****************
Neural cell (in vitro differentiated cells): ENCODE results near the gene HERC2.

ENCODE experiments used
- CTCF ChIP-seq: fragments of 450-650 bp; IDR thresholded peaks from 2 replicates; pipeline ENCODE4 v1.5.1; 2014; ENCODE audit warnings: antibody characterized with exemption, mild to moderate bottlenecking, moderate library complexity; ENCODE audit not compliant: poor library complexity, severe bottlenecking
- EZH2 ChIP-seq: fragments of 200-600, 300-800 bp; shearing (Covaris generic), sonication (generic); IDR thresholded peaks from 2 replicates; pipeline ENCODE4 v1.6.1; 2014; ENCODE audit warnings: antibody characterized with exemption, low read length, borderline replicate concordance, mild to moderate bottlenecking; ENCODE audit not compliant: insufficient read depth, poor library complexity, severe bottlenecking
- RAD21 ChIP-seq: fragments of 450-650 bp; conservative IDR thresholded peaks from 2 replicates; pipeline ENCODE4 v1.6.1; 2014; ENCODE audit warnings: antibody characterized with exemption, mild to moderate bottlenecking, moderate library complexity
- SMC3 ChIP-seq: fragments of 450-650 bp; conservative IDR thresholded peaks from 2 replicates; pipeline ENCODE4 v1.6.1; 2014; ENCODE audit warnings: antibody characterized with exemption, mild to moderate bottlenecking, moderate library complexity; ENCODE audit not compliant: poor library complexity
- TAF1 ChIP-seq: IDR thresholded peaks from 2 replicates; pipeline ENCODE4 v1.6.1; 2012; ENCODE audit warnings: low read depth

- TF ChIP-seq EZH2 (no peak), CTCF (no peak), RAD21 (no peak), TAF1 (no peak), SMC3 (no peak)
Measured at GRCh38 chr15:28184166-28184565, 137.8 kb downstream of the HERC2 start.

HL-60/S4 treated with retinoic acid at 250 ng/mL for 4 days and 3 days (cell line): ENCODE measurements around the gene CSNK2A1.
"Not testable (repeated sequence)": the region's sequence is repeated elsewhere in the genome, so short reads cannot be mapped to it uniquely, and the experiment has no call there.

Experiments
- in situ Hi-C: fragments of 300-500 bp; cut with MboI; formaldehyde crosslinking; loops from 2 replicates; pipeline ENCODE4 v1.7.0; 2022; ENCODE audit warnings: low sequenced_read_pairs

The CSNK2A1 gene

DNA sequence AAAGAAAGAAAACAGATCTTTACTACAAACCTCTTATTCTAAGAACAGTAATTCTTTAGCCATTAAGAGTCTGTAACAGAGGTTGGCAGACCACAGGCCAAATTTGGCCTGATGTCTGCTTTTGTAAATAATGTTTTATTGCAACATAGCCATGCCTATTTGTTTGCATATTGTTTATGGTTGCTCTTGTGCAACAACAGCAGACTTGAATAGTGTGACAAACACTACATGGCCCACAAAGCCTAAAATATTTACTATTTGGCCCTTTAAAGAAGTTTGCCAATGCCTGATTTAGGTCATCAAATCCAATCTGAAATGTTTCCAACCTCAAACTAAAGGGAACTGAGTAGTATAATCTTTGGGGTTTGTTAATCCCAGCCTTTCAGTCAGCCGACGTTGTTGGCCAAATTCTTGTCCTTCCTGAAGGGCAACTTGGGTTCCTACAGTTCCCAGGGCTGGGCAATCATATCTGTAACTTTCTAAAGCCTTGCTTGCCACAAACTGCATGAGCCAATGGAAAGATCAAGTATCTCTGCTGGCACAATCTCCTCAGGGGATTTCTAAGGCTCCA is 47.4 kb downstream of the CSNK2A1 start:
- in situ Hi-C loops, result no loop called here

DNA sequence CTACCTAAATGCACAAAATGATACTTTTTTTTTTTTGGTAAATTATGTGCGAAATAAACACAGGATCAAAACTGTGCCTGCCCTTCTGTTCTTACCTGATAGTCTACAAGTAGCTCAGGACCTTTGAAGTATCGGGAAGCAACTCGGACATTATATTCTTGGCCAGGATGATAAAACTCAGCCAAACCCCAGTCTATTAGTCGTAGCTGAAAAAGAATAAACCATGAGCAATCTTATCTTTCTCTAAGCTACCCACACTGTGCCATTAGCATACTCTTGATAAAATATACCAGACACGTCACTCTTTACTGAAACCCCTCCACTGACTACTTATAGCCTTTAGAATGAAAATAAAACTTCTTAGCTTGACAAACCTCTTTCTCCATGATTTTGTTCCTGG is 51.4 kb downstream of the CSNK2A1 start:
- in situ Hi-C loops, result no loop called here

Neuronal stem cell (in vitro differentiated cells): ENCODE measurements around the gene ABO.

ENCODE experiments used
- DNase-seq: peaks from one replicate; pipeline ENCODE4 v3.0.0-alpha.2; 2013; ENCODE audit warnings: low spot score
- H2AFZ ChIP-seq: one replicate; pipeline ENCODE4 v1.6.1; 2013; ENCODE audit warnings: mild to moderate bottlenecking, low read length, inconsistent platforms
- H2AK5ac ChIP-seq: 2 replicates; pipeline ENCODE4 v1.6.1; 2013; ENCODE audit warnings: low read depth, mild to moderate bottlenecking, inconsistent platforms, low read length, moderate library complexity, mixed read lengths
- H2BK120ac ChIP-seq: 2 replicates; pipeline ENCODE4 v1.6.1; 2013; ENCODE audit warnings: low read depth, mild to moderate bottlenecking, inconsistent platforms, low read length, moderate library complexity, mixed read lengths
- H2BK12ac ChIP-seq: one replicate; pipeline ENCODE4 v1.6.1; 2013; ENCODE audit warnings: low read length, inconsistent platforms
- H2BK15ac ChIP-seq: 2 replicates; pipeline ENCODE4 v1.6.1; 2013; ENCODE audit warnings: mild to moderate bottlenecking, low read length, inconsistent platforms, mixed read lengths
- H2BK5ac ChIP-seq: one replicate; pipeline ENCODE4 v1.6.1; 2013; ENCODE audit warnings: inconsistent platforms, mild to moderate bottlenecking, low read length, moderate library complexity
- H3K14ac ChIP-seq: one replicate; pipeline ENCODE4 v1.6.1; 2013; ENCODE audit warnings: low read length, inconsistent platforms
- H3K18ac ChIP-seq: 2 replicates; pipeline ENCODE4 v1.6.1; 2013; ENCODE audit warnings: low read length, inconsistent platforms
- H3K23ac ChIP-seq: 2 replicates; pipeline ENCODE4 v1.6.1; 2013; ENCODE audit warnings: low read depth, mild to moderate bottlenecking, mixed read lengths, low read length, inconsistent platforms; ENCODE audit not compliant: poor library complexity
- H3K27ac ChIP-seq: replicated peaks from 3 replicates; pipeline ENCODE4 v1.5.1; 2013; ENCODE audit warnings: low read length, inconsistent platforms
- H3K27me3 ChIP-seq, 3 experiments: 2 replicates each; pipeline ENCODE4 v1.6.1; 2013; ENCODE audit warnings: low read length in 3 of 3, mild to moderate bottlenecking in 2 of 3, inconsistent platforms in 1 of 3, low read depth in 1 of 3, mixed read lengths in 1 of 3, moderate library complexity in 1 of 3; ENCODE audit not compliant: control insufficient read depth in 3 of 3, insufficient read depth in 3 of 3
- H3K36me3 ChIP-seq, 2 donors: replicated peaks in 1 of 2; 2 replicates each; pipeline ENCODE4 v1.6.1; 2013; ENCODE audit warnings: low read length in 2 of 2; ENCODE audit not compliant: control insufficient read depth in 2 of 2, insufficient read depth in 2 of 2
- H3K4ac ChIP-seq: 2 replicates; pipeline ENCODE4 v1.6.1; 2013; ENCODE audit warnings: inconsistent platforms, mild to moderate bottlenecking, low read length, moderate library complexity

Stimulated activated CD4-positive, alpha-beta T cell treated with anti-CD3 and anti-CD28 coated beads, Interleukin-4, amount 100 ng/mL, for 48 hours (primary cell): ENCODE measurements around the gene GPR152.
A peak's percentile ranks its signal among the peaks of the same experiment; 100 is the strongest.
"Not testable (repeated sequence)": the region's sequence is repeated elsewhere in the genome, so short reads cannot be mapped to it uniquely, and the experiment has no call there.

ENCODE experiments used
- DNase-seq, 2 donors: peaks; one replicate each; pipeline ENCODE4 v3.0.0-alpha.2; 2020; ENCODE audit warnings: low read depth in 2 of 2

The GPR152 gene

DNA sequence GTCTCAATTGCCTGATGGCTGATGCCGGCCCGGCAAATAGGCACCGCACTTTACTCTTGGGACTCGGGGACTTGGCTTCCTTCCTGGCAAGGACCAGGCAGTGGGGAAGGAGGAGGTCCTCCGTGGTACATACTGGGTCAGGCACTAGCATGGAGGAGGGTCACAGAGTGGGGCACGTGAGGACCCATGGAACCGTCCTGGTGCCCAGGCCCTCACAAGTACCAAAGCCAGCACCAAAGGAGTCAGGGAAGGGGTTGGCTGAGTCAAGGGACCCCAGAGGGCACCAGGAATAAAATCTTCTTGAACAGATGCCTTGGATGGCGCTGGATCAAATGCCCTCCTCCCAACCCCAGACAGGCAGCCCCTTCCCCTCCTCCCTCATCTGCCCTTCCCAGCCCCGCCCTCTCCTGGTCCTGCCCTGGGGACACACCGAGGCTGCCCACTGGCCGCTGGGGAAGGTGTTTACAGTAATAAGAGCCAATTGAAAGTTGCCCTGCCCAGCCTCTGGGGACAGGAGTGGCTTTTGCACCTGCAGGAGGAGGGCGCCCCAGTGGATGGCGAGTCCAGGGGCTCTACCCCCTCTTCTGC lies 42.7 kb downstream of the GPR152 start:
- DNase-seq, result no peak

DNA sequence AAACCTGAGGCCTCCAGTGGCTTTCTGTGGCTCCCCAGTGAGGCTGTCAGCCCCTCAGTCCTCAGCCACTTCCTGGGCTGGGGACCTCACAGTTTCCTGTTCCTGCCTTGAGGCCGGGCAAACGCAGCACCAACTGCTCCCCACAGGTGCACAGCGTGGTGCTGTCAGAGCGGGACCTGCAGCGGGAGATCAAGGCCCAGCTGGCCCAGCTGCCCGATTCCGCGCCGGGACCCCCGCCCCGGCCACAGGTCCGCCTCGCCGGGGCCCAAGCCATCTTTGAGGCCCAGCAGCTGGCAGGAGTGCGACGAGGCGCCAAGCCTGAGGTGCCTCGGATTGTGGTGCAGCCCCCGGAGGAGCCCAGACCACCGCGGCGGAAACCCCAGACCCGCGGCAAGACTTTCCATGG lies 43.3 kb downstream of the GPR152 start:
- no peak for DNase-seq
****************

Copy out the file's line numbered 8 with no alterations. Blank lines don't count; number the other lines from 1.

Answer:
- TF ChIP-seq EZH2 (no peak), CTCF (no peak), RAD21 (no peak), TAF1 (no peak), SMC3 (no peak)